Recently surfaced letters reveal that Kubrick had mixed feelings about tech giants like IBM, who are revealed to be “behind” much of the space tech seen in 2001 (a production design decision that plays into the theory that “HAL” is really a one-letter-off disguise for IBM). Kubrick's imagination for technology was one of the driving forces for A.I., the film Steven Spielberg made in his honor after the director passed away. His vision for the film: All the characters would be actual robots. That didn't happen — unless there's something we don't know about Haley Joel Osment — but it doesn't seem far-fetched with Kubrick behind it.
Faking the Moon Landings
There are sublayers to the surprisingly pervasive theory that the 1969 Apollo 11 moon landing was a hoax. One of them: That the man behind 2001: A Space Odyssey orchestrated the televised event with his eye for verisimilitude. Why would Kubrick attach himself to such a devious experiment in fakery?Astronomical budgets and ties to NASA insiders, say many a conspiracy theorist. Kubrick had connections to NASA: Frederick Ordway and Harry Lange, aerospace contractors who worked on the Apollo program, worked on 2001 as science consultants.
Adamant truthers believe that photos from the Neil Armstrong-led mission reveal the use of front-screen projectors, the same technique Kubrick used to create backdrops in Dr. Strangelove's B-52 bomber sequence and the opening of 2001. Some say Kubrick even dropped hints in The Shining that he was behind the Apollo 11 footage, everything from the appearance of Tang to the room number selection (a reference to the distance between Earth and the moon: 237,000 miles) to one of Danny's sweaters, featuring a knitted Apollo 11 emblem.
Watch an exclusive clip featuring Christiane Kubrick, the director’s wife, from Kubrick Remembered, a newly-produced documentary included in the Stanley Kubrick: The Masterpiece Collection release.
If you visit a New York City park, there’s a high probability of encountering intense chess matches conducted by the world’s best "amateurs." This was Stanley Kubrick in the early '40s, floating from Washington Square to Central Park, hustling challengers for cash. He was in deep enough that he had a favorite opening move: 1.b4 – "The Orangutan." As he mounted a film career, his extracurricular passion continued on in his personal life — he eventually befriended International Grandmaster and four-time U.S. Open Chess Champion Larry Evans — and burrowed into his filmmaking references that appeared in 2001 and the checkered floor in Paths of Glory.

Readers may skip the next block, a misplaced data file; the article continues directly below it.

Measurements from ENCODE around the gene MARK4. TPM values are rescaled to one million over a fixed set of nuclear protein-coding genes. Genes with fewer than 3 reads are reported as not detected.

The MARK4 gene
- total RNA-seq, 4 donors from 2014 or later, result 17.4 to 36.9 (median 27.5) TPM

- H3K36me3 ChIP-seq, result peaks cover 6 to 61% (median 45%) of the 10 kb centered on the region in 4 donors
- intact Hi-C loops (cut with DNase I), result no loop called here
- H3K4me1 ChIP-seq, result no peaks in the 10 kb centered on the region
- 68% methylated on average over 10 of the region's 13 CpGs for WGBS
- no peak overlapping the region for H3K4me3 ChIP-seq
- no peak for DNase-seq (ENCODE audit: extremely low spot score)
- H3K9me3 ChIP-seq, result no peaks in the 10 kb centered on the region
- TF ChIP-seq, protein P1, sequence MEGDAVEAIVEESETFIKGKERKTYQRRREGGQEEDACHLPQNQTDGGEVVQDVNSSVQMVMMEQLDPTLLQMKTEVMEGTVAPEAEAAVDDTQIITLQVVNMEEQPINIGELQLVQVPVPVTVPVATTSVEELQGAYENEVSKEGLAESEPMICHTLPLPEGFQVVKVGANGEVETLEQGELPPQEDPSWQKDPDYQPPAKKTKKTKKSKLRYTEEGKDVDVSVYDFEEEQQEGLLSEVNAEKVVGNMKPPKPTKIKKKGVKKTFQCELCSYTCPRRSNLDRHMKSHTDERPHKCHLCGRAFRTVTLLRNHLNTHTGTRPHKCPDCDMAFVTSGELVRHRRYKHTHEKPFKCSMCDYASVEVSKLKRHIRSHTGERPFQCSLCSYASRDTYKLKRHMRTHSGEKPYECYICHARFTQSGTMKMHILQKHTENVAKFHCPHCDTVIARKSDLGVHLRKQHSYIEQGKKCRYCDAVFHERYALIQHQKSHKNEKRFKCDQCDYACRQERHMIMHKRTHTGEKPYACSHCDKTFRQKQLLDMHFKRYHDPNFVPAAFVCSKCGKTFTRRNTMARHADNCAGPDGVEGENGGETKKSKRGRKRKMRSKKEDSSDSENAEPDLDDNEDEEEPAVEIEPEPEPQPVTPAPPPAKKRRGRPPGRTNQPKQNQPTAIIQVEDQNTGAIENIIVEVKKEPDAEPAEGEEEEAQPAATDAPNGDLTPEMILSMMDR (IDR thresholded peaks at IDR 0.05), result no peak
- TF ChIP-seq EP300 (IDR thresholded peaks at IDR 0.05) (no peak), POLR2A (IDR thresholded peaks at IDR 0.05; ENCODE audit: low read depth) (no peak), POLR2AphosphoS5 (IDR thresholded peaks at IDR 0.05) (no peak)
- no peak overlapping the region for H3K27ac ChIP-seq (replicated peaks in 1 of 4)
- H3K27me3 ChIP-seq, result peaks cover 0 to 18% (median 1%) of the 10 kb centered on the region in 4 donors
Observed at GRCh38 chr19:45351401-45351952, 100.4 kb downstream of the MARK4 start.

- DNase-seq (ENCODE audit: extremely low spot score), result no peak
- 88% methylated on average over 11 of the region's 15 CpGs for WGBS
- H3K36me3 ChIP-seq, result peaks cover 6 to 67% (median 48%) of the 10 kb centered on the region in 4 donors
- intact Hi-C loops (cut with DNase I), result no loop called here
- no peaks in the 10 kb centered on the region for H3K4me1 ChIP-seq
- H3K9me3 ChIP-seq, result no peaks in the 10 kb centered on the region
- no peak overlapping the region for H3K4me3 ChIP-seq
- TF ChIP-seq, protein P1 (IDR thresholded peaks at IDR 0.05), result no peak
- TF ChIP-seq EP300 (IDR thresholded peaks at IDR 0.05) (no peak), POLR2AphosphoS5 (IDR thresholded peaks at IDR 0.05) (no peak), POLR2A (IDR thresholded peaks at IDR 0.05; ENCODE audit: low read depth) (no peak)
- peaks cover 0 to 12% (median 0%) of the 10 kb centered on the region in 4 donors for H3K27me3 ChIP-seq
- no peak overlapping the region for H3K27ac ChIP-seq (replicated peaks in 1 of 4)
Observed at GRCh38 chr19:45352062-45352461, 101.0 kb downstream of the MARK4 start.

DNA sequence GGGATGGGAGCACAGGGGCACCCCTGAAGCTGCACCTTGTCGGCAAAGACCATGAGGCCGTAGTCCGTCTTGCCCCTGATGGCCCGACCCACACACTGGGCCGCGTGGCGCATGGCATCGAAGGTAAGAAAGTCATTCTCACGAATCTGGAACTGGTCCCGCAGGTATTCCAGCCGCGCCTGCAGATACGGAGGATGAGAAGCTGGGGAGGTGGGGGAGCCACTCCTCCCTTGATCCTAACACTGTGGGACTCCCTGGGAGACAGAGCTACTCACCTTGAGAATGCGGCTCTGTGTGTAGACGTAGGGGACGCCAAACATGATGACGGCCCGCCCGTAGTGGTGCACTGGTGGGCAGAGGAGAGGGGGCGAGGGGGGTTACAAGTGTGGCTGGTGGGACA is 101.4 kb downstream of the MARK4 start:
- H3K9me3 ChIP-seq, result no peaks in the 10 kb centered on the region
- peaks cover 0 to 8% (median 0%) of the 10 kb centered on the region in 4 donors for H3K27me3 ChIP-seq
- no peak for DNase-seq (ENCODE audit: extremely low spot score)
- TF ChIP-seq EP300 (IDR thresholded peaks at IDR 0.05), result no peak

A 1966 New Yorker profile titled, "How About a Little Game?" reveals even more chess-related tidbits. During the making of Dr. Strangelove, Kubrick "all but hypnotized George C. Scott by continually beating him at chess while simultaneously attending to the direction of the movie." There are unconfirmed rumors that Kubrick went so far as to cancel an entire’s day shooting on The Shining because he was deeply invested in a match.
Speaking to French film critic Michel Ciment for his 1980 book, Kubrick said of chess: "Among a great many other things that chess teaches you is to control the initial excitement you feel when you see something that looks good. It trains you to think before grabbing, and to think just as objectively when you're in trouble. When you're making a film you have to make most of your decisions on the run, and there is a tendency to always shoot from the hip. It takes more discipline than you might imagine to think, even for thirty seconds, in the noisy, confusing, high-pressure atmosphere of a film set. But a few seconds' thought can often prevent a serious mistake being made about something that looks good at first glance. With respect to films, chess is more useful preventing you from making mistakes than giving you ideas. Ideas come spontaneously and the discipline required to evaluate and put them to use tends to be the real work."